The effects of interests and institutional influences on organizational adoptions over time and across practices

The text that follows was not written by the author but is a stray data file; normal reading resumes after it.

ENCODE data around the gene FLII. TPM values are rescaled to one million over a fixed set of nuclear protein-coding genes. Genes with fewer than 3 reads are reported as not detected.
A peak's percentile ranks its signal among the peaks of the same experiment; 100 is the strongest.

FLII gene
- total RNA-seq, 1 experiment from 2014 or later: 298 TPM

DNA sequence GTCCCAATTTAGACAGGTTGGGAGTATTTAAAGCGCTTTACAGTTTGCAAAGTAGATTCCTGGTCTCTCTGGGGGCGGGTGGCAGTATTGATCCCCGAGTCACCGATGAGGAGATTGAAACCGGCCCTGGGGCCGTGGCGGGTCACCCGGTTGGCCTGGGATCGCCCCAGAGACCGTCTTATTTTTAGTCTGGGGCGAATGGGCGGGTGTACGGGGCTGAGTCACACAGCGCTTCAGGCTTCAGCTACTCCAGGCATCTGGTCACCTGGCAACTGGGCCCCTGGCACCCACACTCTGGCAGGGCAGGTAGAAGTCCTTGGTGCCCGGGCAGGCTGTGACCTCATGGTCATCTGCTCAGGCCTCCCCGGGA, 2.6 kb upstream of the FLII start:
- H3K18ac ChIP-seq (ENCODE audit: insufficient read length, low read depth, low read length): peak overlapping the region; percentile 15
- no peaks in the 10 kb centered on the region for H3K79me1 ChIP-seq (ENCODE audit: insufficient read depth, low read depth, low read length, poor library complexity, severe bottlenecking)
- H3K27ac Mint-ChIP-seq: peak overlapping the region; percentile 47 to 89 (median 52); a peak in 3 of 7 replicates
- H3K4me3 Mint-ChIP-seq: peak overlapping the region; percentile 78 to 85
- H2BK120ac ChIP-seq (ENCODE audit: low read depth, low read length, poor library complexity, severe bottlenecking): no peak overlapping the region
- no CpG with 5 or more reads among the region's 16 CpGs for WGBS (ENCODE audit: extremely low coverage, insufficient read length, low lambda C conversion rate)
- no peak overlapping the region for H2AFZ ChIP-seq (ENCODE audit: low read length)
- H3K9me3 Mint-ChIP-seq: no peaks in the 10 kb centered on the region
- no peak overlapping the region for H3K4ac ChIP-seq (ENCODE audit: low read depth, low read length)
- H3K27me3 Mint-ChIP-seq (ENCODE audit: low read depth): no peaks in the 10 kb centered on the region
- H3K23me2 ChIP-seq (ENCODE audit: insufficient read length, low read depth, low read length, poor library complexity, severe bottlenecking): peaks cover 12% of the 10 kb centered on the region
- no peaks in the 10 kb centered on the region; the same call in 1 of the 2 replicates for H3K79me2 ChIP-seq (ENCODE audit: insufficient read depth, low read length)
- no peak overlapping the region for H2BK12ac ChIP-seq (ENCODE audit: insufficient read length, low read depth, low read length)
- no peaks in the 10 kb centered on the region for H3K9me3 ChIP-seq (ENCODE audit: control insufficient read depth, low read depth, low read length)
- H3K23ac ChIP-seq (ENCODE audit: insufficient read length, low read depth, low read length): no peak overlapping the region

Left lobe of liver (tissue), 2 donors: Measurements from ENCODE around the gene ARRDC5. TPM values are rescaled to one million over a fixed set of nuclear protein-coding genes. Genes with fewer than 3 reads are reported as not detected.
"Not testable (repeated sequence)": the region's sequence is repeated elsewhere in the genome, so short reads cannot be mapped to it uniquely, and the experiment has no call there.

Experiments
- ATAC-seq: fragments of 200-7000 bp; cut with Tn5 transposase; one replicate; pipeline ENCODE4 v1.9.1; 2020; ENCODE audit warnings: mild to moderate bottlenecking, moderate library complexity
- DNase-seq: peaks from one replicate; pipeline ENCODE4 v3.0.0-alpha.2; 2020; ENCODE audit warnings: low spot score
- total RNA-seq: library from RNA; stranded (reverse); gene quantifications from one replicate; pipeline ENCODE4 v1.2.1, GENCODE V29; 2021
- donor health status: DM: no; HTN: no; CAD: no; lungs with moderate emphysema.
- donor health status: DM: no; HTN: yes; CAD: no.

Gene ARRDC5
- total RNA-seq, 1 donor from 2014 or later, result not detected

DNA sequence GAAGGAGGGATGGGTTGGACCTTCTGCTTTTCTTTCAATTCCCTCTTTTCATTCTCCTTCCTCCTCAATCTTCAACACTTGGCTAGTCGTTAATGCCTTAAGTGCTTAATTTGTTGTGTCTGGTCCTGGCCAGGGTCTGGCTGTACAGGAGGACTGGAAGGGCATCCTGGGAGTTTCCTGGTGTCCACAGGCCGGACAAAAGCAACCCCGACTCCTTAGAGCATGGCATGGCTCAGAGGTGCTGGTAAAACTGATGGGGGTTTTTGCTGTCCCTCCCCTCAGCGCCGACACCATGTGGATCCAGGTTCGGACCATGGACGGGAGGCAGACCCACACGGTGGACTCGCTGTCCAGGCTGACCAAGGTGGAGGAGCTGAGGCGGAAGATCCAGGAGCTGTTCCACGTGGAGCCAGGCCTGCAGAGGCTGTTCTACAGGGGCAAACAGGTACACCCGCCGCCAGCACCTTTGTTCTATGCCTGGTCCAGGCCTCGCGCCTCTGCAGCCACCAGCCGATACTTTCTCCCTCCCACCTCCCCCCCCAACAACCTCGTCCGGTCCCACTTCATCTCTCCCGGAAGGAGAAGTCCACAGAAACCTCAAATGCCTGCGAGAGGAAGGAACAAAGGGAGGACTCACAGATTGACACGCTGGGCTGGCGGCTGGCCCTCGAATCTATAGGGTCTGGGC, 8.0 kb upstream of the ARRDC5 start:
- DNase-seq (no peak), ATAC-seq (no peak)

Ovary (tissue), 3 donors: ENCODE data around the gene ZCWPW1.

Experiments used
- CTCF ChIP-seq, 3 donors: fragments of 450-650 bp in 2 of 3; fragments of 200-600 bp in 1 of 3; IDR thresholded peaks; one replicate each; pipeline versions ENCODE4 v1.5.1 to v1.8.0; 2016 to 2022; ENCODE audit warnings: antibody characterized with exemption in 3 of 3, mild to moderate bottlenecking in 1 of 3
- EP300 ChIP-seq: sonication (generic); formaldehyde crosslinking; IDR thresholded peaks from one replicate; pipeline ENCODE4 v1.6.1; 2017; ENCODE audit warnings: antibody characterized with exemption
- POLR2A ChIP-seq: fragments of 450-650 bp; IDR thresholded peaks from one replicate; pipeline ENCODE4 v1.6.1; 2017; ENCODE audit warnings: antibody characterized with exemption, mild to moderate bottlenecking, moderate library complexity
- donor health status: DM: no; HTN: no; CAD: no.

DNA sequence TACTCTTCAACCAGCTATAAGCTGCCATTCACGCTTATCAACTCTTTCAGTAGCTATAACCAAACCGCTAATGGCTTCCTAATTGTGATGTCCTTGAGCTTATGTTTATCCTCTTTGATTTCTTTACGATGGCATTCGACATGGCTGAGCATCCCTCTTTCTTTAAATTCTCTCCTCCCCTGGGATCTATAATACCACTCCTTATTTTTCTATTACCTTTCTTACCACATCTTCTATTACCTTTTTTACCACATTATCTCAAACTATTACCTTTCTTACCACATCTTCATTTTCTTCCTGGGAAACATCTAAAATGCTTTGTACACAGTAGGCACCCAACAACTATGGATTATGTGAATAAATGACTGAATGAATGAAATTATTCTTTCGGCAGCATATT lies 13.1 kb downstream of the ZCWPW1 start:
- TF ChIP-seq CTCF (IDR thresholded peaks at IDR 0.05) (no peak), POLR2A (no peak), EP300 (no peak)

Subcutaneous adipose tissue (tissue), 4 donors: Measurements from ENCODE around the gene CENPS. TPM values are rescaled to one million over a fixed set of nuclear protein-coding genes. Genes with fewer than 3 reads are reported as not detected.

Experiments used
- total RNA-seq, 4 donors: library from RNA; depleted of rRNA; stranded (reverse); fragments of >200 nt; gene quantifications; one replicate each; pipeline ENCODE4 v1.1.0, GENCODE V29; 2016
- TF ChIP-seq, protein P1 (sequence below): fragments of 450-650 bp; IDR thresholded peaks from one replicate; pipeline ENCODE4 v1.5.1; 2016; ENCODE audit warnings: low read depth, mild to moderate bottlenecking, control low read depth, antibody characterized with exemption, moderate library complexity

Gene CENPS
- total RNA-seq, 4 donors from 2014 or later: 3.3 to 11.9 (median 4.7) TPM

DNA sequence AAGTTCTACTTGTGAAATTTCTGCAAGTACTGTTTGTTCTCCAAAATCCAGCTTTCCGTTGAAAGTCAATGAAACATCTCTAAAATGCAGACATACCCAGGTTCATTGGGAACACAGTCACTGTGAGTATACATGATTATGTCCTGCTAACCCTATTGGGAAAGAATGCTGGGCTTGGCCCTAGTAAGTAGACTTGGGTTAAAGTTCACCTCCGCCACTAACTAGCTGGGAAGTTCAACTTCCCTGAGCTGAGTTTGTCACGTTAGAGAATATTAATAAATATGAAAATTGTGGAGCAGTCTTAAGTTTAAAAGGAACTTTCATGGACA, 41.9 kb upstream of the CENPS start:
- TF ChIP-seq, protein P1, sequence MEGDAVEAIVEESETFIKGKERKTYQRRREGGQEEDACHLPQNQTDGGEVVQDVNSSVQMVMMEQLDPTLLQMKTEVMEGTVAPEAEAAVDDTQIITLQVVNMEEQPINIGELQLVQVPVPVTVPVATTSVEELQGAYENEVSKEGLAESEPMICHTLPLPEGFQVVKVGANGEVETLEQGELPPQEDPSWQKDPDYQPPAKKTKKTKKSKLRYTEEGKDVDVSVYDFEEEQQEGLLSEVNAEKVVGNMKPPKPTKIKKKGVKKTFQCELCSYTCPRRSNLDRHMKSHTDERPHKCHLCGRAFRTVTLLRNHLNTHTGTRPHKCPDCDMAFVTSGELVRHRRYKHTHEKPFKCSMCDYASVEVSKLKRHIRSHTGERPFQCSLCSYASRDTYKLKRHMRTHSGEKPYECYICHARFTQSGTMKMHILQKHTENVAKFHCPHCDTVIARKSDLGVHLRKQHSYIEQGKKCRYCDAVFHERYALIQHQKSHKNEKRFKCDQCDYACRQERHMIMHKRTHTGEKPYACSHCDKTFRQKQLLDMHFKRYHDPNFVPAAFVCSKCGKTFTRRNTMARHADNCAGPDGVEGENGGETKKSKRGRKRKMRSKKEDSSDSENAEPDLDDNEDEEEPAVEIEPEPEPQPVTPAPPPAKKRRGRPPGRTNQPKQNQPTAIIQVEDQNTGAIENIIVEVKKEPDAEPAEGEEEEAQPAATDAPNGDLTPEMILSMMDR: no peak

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The purpose of my dissertation is to examine the effects of interests and carriers of institutional influences on the adoption of three organizational practices that have become varyingly diffused and socially accepted over time. Drawing on theories of agency, power, social networks, and institutions, I argue that the effects of actors’ interests and carriers of institutional influences on adoption will be moderated by evolving degrees of social acceptance of a practice. This is because as social acceptance for a practice changes over time, it will not only influence actors’ interests and their ability to enact them but also determine the effectiveness of different carriers of social influences, and consequently, determine how these factors will affect adoption. For actors’ interests, I examine the effects of managerial power, managerial incentives, and institutional shareholders’ influence on adoption over time. For carriers of institutional influences, I examine the effects of social ties and prestigious endorsement on adoption over time. To test my hypotheses, I examine the adoptions of tender offer takeovers, poison pill takeover defenses, and executive stock option repricing using separate samples of companies listed on the Fortune 500 Largest U.S. Industrials (F500) between 1980 and 2004. I collect longitudinal data and conduct event history analysis to test my hypotheses. The results of this study offer some support for changing effects of actors’ interests and carriers of institutional influences on adoption as the degree of social acceptance for a practice evolves. In sum, this study provides a more nuanced understanding of the relative roles of interests and institutional influences on adoption as the social environment changes.